~icefox 7 months ago

Hmmm, internal is reasonable, though a little long for something that's going to be written frequently. And the obvious shorthand of int is... a bit too ambiguous.

I'm probably just being too hard to please.

~icefox referenced this from #44 7 months ago

~icefox 4 months ago*

We need a closure syntax more and more and https://brevzin.github.io/c++/2020/06/18/lambda-lambda-lambda/ is a bit of a nice case study. Looking at it, I still for some reason like Haskell's \a, b -> ... or something along those lines, of all things. And we don't need an end at the end of it either, we just do the Rust-ish thing and make it take one expression that can be a do ... end block; this is a case where consistency should bow to convenience.

Here's a thonk about implicits, which always scare me: what if calling a function with implicit args used different syntax than without? So say you have:

fn foo(implicit x Thing, y Bool) = ...

let my_thing = Thing ...
foo(my_thing, true)   -- No implicit args passed
\foo(true)            -- equivalent to above call

The goal being that the caller (or really the reader) knows whether or not there's implicit arguments being given to the function.

Another take on it might be annotating the values that are allowed to be used for implicits. (thanks thegreatcatadorer). So the above code would instead be:

implicit my_thing = Thing ...
let other_thing = Thing ...
foo(my_thing, true)   -- No implicit args passed
foo(true)             -- calls foo(my_thing, true), instead of failing with a resolution error.

~icefox 2 months ago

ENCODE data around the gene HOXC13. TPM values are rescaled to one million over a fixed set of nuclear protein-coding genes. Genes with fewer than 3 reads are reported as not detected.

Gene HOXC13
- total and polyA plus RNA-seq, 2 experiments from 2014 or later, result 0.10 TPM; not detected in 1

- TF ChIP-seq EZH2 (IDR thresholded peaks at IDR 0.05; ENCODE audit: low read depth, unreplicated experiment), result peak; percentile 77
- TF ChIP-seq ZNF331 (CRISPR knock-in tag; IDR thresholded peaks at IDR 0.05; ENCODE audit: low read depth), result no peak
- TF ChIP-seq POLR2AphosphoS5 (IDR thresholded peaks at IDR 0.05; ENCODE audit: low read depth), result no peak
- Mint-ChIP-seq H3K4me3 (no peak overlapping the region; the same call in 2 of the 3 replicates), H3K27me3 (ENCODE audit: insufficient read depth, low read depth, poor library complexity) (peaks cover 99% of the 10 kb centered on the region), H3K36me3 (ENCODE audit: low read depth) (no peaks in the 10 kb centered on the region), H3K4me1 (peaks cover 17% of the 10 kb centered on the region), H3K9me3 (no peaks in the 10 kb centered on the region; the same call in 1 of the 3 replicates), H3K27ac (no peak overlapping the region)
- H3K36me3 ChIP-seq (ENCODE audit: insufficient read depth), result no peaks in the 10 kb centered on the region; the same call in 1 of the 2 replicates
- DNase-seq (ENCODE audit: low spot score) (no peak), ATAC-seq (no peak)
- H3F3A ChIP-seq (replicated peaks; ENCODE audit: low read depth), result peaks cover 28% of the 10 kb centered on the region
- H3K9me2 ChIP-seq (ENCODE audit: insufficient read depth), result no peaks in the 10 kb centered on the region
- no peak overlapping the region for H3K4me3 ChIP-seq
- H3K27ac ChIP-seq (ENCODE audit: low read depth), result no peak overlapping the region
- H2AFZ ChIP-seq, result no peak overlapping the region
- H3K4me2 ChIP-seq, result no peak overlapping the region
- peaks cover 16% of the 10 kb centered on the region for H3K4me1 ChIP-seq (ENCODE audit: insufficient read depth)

Hmmm, so for lambdas, what if we had fn(...) require a block but \... be for a single expression? So you have:

fn(x I32) I32 = x end
\(x I32) I32 = x

The = might be ambiguous or confusing if you have something like:

let mut y = thing
let set_y = \(x I32) I32 = y = x

though that's a little insane anyway, but one might consider -> instead a la

let mut y = thing
let set_y = \(x I32) I32 -> y = x

which is a nice nod to the ML/Haskell-y origin as well. I'm not sure whether I would want to elide the () and just have:

let set_y = \x I32, other F32 I32 -> y = x

but instead maybe add a delimiter?

let set_y = \x I32, other F32: I32 -> y = x

That starts feeling un-Garnet-ish though, functions are always () and types are always val Type instead of val: Type as it used to be. Maybe do something like Rust closures and infer type params:

let set_y = \x, other -> y = x

but that also kinda feels un-Garnet-ish.

So for now let's keep it as:

let set_y = \(x I32, other F32) I32 -> y = x

and maybe remain open to trimming down type annotations and punctuation further in the future.

~icefox 9 days ago*

Right now type parameters are written as Foo(T1, T2), which gets rather visually cluttered to me when you end up writing lots of them. Can we make them be Foo[T1, T2] without being ambiguous with []T and [3]T for arrays?

Let's see:

  • []Foo[T]
  • [3]Foo[T]
  • Foo[[]T]
  • Foo[Bar[[3]^Something[T]]]

You know... I actually think that works.

Edit: Implemented this, nothing has exploded yet. Straw poll on /r/pldev discord suggests most people like it.